The concept of a child is extremely culturally mediated. I grew up in the era of our own bandit wars and so did you. But what is the likelihood that your mom would say, “Nah, I don’t want her back. Keep her in a concentration camp and maybe someone will adopt her or whatever.”

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      1. // But what is the likelihood that your mom would say, “Nah, I don’t want her back. Keep her in a concentration camp and maybe someone will adopt her or whatever.”

        Minus million. 🙂
        In my family there was an opposite situation with my relatives being afraid to let me walk to school alone.

        But isn’t the situation in Mexico much worse than Ukrainian bandit wars of the 90ies?

        // And by patriarchal, I mean really patriarchal societies of which the US is definitely not one

        I thought you would call Ukraine such a society, but – compared to those parents – our former country isn’t it either.

        Can you explain why aren’t those kids sent home anyway? What prevents USA leaving them on the other side of the border somewhere?

        I hope this case is publicized as widely as possible in USA with explanations like yours.

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        1. México has a 70-year-old democracy that is one of the strongest in Latin America. It has no inflation of the kind we experienced. They didn’t go through three different currencies in five years.

          Look at my cousins in Donetsk. They are living in an actual war zone. But does it occur to them to send their kids to the Canadian grandma or the aunt in Moscow? This doesn’t even come up. What’s the point of life if you can’t see your child every day?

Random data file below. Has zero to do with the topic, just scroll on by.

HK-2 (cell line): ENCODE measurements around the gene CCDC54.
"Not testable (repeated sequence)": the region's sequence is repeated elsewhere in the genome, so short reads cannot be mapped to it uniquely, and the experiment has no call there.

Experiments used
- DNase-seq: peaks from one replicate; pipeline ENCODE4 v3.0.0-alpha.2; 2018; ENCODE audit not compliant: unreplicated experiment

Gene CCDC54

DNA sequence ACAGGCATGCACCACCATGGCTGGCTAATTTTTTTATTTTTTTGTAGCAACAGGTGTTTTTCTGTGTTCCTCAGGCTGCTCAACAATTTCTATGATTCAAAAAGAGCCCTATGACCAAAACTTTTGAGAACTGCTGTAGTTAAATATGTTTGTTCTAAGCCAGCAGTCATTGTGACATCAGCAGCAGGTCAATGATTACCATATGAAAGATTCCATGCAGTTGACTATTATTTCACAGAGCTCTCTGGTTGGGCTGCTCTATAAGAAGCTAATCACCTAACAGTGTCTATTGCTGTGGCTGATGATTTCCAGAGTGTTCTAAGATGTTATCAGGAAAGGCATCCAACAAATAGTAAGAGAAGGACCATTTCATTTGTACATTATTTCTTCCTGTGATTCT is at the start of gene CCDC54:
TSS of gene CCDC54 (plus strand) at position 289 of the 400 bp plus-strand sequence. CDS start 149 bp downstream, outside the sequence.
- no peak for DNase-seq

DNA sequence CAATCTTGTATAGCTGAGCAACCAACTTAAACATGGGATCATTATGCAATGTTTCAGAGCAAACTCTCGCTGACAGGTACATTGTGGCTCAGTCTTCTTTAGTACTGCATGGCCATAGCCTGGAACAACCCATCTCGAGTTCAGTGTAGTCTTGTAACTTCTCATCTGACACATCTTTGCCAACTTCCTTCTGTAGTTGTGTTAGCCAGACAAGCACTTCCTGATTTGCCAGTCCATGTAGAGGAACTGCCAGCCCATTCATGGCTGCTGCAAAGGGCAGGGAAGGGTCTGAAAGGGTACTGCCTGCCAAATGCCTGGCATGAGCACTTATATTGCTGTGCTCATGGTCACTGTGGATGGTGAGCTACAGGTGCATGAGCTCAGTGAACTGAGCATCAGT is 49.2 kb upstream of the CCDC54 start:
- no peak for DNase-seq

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          1. // But does it occur to them to send their kids to the Canadian grandma or the aunt in Moscow? This doesn’t even come up.

            I would have done that probably, had I been unable to leave the place myself.

            It sounds like hell.

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          2. I know several people who sent their kids to live with their grandma or aunt who didn’t live in damn war zones. They reunited with their parents who all immigrated legally and not as refugees. Also the idea that evacuating your children from a war zone is the result of some culturally mediated concept of the child in a patriarchal society is rubbish. Unless you want to argue that WWII Britain was more patriarchal than the US or present day Ukraine.

            Those parents of those kids in the article were hoping to stay in the U.S. They were not aiming to make a multi-country land trek, get turned back and then not see their kids. Further I’m not sure how even venally minded parents would receive money from their young orphan children who don’t know their parents’ names (or addresses).